Raffaele James Capone
|Also Known As:||"Bottles", "Riskey"|
|Birthplace:||Castellammare di Stabia, Campania, Italy|
Son of Gabriele FitzGerald Capone and Teresina Capone
|Occupation:||telegram messenger, bank teller, organized crime|
|Managed by:||Private User|
Historical records matching Ralph "Bottles" Capone
About Ralph "Bottles" Capone
Raffaele Capone was born in 1894, the second child and last to be born in Italy. After James left, the family looked to Ralph for family leadership. Ralph did not excel in this role, as he was not as smart as either Frank or Al. He left school in the sixth grade to help supplement the family's income by working as a telegram messenger boy. Ralph became the first of the Capone brothers to marry, although the marriage would be a stormy one. Two years after the wedding Ralph Jr. was born, but the couple would soon separate and eventually divorce. Ralph continued a legitimate life in New York selling life insurance and later handled a soft-drink delivery route where he earned the nickname "Bottles."
After Al moved to Chicago to work for Johnny Torrio, Ralph followed about a year later. The two shared an apartment while they both worked for Torrio in the vice trade. When their father, Gabriel Capone, passed away the rest of the family moved to Chicago in 1923 into a home Al had just purchased. Compared to the home the Capones had left behind in Brooklyn, their new family residence on Prairie Avenue was heaven. It was a sign of having "made it" in America. The home, by Chicago standards, was considered ordinary, but for the Capones it was ideal. They lived in the home the same way they had lived back in Brooklyn, the same way their ancestors had lived back in Naples: one on top of another. Teresa Capone lived on the top floor of the home. On the first floor, in a suite of rooms in the back, Al lived with his wife Mae and son, Albert Francis, who was called Sonny. The other brothers came and went living in different rooms in the house. Only Ralph, who at the time was almost 30, lived outside the home.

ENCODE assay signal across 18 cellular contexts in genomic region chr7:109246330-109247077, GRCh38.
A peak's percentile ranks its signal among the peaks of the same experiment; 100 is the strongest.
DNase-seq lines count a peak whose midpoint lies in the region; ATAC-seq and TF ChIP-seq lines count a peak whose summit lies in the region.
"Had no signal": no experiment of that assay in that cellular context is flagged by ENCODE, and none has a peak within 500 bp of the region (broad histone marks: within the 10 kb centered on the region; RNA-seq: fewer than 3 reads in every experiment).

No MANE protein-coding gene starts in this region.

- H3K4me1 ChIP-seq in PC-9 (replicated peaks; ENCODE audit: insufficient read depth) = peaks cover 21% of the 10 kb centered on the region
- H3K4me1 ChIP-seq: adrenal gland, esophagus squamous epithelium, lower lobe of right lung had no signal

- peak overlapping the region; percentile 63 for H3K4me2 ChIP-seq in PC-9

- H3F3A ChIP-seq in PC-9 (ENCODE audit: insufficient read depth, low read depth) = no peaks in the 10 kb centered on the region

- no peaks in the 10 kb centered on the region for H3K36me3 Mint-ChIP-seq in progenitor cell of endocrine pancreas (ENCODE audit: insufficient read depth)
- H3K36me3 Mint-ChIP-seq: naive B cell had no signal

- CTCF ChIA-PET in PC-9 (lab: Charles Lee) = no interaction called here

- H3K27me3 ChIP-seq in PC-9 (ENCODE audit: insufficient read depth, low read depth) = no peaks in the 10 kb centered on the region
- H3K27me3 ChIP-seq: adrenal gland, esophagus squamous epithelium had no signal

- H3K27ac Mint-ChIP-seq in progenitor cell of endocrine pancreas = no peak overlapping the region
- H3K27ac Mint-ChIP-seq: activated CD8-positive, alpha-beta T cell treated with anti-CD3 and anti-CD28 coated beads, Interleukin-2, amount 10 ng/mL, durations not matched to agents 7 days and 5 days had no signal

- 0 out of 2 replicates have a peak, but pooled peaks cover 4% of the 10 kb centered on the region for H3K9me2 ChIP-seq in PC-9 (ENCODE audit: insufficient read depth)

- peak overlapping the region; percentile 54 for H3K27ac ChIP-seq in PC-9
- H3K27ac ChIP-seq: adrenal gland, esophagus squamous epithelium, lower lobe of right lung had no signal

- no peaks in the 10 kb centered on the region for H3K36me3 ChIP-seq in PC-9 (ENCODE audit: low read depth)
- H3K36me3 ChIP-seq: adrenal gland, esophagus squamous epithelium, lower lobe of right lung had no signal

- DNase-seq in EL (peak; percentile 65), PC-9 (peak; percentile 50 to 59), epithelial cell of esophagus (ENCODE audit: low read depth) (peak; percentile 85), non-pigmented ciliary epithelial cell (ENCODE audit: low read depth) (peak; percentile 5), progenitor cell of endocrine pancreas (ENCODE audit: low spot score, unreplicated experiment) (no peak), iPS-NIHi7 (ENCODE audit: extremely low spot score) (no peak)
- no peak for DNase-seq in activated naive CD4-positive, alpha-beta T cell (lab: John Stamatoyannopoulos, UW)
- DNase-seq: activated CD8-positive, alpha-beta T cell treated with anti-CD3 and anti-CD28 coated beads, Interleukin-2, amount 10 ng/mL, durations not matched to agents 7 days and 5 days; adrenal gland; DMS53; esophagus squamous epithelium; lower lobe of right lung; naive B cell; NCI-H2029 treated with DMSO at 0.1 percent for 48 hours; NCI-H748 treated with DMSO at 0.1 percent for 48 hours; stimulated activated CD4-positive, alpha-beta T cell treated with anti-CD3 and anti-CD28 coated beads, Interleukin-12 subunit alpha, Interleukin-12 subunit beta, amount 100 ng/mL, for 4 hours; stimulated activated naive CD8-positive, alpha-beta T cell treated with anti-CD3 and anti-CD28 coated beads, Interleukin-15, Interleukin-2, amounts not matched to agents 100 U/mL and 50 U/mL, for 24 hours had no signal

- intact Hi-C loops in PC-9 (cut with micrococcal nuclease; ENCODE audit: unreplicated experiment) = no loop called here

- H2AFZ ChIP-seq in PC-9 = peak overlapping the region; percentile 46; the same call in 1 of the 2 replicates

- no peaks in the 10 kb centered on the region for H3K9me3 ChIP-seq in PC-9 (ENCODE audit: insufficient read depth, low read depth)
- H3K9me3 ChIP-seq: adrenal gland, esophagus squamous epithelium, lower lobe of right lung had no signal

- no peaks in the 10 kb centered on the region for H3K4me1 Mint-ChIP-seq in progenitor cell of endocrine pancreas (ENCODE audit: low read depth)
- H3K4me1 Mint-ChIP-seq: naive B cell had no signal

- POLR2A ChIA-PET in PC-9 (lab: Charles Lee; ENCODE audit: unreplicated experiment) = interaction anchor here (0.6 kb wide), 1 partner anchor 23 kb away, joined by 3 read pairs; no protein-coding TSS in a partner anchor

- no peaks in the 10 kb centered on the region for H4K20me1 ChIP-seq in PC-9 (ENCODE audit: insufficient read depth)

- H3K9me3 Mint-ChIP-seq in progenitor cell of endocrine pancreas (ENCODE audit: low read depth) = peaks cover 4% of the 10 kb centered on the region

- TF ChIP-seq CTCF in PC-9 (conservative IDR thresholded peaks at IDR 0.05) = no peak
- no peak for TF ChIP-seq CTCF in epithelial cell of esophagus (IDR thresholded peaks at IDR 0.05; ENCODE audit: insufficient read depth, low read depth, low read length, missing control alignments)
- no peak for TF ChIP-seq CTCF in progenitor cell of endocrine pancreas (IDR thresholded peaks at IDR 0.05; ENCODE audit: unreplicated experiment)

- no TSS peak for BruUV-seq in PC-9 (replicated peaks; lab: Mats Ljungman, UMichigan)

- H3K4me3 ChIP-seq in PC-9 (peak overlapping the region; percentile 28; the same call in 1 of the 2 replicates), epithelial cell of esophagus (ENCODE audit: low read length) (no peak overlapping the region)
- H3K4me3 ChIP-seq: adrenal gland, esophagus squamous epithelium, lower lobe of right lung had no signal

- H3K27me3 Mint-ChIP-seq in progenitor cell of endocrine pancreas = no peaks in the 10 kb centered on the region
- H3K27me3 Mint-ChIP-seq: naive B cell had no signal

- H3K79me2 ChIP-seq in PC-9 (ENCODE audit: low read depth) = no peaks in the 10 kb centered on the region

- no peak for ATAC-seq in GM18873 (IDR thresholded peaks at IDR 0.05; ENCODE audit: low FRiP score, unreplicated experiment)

After the Torrio gang's move to Cicero, Ralph took control of the speakeasies and nightclubs there. A problem soon arose in the form of Robert St. John, the editor of the Cicero Tribune. A crusading young man, he tried his best to publicize the mob's takeover of the town. The Capone gangsters soon tired of the aggressive editor and their first effort to quiet him was to scare the merchants who advertised in his paper into switching to another newspaper. St. John responded with an expose on a Capone brothel. During his undercover investigation, St. John visited the brothel and interviewed a prostitute until 4 a.m. whereupon he made his exit by jumping out a second-floor window. The brothel story enraged the citizens of Cicero and a few weeks later a carefully timed fire burned the brothel to the ground.
Now the Capone gang was enraged. Al sent an associate to see St. John and let him know that he and Ralph, according to Schoenberg, "were extremely angry with the Cicero Tribune." Two days later as St. John was walking to work, Ralph and three others jumped out of an automobile and beat the intrepid editor unmercifully. The attack, directed by Ralph, happened while two Cicero policemen stood by and watched. The only one who tried to help was the Tribune's society editor, but her attempts were futile. Later that same day, Capone henchmen kidnapped St. John's brother, the editor of a newspaper in nearby Berwyn. After several hours he was taken to a wooded area and left to find his way home.
Al paid for St. John's hospital bills. When St. John tried to press charges against Ralph, Al met him at the police station and tried to reason with him by pulling out a fist full of $100 dollar bills. After St. John refused the offer, Al and Ralph ended the problem by purchasing the Cicero Tribune.